Seniors, disabled get prescription drugs | RecordCourier.com

Seniors, disabled get prescription drugs

by Becky Bosshart

When Stephanie Arrigotti calls the insurance provider to inquire about her elderly mother’s prescription drug benefit, the phone system hangs up on her.

Sandra Lund was automatically enrolled into a prescription drug plan that did not cover any of her mental health drugs.

After long holds on the telephone that went nowhere, Gardnerville residents Pauline and George Bauman are starting to get somewhere with his drug plan. It’s just in time: He has to fill three prescriptions this week.

Northern Nevadans and millions across the nation are attempting to figure out their new federal prescription drug benefits that went into effect Jan. 1. The surge of end-of-the-year applicants overloaded the system, a Medicare spokesman said, and many participants have not received their identification cards needed to bill the plan provider for their prescription drugs.

Pharmacists complain they must have the information to bill the insurance provider, or even find out whether the patient is enrolled with that plan. Medicare prescription drug coverage, known as Part D, is available to Medicare participants through private insurance plans subsidized by the government, at a federal cost estimated to be $724 billion in the first 10 years.

Sixty-three plans with different premiums and deductibles are offered in Nevada.

“I think we’re getting more used to it,” said Carson City pharmacist Mike Hautekeet. “We know where to go now. You still have to wait on the phone with the insurance companies for 15 to 20 minutes, but we have to call them less and less because we’re getting to know certain plans.”

Bauman, 85, is enrolled with First Health Premier, a private insurer that operates one of the prescription drug plans. He hasn’t received his card yet, but the insurance company did send the Baumans his identification number. George is also taking free samples of one of his more expensive pills until the prescription can be filled.

“The pharmacy called a while ago and said they had it all straightened out,” Pauline Bauman said.

Lund, 47, who lives in north Reno, is a dual participant in Medicare/Medicaid, so she was assigned to a plan by the government.

“The frustrating part for me was being automatically enrolled into a program by the Medicare/Medicaid people when I had already chosen one that covered my needs,” she said. “However I soon found out through my own research the one I chose did not cover any mental health drugs, such as antidepressants. But neither did the one that they chose for me.”

After much research she finally found one plan, out of the 18 open to her, that would cover mental health drugs.

Arrigotti of Carson City signed her mother, Mabel Long, up for a prescription drug plan in late November. She has not yet received her card because it was sent to the wrong address. To solve this problem, Arrigotti has had to call the insurance provider. Humana’s hotline is overloaded. and has kicked her off every time she’s called it.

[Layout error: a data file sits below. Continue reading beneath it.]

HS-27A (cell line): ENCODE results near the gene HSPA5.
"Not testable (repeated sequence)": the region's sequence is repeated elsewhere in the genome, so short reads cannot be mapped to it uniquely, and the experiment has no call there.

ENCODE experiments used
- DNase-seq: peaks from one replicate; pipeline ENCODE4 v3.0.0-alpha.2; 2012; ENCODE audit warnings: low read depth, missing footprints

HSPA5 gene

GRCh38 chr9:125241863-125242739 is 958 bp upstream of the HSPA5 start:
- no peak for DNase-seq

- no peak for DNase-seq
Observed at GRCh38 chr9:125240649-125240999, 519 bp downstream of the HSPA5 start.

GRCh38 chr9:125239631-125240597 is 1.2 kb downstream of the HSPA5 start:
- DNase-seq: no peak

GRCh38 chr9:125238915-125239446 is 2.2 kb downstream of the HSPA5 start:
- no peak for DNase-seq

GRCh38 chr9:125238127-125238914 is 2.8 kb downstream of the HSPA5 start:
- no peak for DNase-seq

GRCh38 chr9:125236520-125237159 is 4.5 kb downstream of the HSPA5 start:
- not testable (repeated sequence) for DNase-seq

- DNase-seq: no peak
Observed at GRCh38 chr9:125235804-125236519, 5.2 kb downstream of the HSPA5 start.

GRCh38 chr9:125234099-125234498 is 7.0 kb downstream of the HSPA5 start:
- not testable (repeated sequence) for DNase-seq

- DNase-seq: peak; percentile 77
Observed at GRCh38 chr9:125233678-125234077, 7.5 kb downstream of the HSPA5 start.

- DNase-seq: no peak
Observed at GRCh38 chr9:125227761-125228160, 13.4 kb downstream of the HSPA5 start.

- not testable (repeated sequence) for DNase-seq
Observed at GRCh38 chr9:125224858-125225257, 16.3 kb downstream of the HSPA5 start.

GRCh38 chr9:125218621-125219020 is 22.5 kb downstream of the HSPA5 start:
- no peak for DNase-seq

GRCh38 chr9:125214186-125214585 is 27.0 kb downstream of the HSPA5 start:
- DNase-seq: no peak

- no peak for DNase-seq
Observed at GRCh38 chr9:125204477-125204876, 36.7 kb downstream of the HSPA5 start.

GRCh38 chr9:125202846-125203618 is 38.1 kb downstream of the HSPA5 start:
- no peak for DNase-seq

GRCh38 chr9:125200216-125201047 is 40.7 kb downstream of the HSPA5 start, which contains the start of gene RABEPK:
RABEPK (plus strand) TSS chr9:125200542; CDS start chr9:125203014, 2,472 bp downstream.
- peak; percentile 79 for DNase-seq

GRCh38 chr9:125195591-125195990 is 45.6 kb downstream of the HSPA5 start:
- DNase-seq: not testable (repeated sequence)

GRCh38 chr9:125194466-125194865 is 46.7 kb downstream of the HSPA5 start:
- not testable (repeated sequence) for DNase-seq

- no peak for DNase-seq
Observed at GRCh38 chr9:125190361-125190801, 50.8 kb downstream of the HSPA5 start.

“I can’t imagine how an 81-year-old person would deal with this,” Arrigotti said. “If she didn’t have me to jump through these hoops, she would have no prescriptions. Or she’d be paying full prices for her prescriptions, as well as having a monthly enrollment fee withdrawn from her Social Security checks.”

One million new Humana members are coming on at this time, which has created difficulties, a company spokesman said.

“We are on our way to solving what have been isolated difficulties that are to be expected under the circumstances,” said Ross McLerran, Humana media relations manager. “That said, we certainly apologize to any of our new enrollees if they have encountered delays in getting services. We are confident their needs will be met and that the issues cited will be corrected very soon.”

Jack Cheevers, Medicare spokesman for the regional office in San Francisco, said Medicare is urging its drug insurance providers to put more people on the phones to handle the increased number of calls. Medicare is also asking the providers to process applications in a few days, rather than the five to seven days it normally takes. It takes three to five weeks for a participant to receive his or her identification card.

“We’re urging pharmacists who know of anybody in real trouble, and they are worried about that person’s health, to call 1-800-MEDICARE and report that situation,” he said. “We’ll assign them to one of our case workers in our regional office, to someone who knows how to go into rapid action.”

So far, pharmacist Kirk Wentworth has assisted one patient with getting emergency help with prescription drugs. He said the process is getting better, but he never anticipated how difficult it would be.

“We’re kind of charged with taking care of the health drug benefits for people who have no family to help them out,” he said. “I didn’t go to school with that in mind – not in terms of managing people’s health insurance. But who else is going to do it if they can’t?”